The Break up of Nations: A Political Economy Analysis
AbstractThis paper analyses the tendency for nations to break up as a result of a trade-off between the aggregate efficiency losses from separation and the redistributive gains to the majority, which can occur in all regions, even when there are no transfers across these regions. We show that accommodating changes in fiscal policy in the unified nation may not always prevent separation, because differences in income distribution across regions mean some regions prefer more and some less redistribution; fiscal autonomy under a federal constitution may not necessarily prevent separation because of the effects of fiscal competition; linguistic imperialism in the provision of public goods may reduce the incentives to separate; perfect factor mobility eliminates the incentives to separate.
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Bibliographic InfoPaper provided by C.E.P.R. Discussion Papers in its series CEPR Discussion Papers with number 1225.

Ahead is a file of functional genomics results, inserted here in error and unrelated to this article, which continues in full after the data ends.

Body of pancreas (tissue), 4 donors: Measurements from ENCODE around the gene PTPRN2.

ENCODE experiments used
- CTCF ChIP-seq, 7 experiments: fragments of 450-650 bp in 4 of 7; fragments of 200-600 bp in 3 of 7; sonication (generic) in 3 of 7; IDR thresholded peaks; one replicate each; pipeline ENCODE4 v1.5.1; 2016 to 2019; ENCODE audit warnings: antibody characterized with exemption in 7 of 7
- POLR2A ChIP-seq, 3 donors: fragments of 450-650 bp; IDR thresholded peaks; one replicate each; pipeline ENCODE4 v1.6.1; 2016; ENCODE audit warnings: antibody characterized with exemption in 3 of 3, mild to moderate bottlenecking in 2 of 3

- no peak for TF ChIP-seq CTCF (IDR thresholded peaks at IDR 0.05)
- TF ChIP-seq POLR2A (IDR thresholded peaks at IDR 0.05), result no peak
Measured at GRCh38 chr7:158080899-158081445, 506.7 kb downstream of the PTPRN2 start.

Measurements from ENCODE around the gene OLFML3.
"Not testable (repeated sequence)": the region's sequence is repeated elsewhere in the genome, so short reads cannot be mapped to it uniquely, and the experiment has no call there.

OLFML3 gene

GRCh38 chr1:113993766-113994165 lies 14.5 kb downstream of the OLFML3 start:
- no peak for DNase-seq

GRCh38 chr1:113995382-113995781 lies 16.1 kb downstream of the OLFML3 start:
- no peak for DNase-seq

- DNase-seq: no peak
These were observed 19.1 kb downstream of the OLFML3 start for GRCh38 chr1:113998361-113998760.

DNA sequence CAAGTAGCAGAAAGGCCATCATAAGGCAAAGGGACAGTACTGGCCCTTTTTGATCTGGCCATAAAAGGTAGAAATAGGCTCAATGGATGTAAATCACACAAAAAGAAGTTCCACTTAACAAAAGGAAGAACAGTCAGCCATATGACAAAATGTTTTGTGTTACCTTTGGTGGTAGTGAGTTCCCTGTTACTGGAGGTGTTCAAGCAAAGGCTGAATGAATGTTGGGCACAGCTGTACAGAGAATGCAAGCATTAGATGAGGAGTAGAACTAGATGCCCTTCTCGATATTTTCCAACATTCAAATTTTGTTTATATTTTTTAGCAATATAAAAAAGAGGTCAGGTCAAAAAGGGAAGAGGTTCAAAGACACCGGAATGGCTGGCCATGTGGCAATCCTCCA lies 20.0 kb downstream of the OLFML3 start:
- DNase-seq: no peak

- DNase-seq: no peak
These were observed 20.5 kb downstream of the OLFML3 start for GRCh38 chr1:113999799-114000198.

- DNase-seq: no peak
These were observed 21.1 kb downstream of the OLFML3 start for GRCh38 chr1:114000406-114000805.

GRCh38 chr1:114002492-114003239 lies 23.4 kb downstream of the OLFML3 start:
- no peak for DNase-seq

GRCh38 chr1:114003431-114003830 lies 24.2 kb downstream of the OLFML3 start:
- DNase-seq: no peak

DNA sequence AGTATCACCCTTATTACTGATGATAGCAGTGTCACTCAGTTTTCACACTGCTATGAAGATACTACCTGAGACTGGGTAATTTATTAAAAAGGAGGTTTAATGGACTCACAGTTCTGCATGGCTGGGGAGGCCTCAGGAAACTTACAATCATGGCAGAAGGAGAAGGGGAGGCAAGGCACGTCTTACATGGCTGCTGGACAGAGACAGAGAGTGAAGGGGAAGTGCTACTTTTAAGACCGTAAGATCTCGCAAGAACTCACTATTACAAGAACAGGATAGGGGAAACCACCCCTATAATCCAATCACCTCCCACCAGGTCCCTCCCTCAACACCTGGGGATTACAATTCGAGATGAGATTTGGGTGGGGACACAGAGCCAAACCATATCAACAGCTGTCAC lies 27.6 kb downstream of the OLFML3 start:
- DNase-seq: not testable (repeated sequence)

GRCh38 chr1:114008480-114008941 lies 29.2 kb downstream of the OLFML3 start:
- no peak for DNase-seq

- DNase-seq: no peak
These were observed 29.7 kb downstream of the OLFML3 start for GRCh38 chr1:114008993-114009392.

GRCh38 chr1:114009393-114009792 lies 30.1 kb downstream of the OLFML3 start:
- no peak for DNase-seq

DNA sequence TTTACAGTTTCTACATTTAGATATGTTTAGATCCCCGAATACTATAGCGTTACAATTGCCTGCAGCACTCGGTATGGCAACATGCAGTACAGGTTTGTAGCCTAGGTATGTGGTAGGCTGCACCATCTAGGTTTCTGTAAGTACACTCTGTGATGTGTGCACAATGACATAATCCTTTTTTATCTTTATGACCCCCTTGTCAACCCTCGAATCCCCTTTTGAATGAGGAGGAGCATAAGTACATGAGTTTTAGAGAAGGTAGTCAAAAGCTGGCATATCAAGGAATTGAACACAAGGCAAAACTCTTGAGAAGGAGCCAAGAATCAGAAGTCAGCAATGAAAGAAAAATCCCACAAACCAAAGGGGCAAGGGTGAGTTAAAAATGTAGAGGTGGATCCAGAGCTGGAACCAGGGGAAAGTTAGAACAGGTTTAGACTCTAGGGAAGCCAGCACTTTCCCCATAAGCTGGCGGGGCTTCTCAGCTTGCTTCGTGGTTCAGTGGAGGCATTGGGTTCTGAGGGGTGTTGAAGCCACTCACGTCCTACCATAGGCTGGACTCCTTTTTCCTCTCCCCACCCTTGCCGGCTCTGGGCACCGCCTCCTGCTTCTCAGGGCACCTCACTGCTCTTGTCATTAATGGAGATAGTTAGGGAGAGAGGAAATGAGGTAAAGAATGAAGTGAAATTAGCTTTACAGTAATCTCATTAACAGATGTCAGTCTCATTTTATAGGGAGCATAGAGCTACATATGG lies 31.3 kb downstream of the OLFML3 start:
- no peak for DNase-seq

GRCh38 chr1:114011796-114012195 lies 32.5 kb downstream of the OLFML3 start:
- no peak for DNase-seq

Date of creation: Aug 1995
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Other versions of this item:
- Bolton, Patrick & Roland, Gerard, 1997. "The Breakup of Nations: A Political Economy Analysis," The Quarterly Journal of Economics, MIT Press, vol. 112(4), pages 1057-90, November.
- H10 - Public Economics - - Structure and Scope of Government - - - General
- H30 - Public Economics - - Fiscal Policies and Behavior of Economic Agents - - - General
- H70 - Public Economics - - State and Local Government; Intergovernmental Relations - - - General
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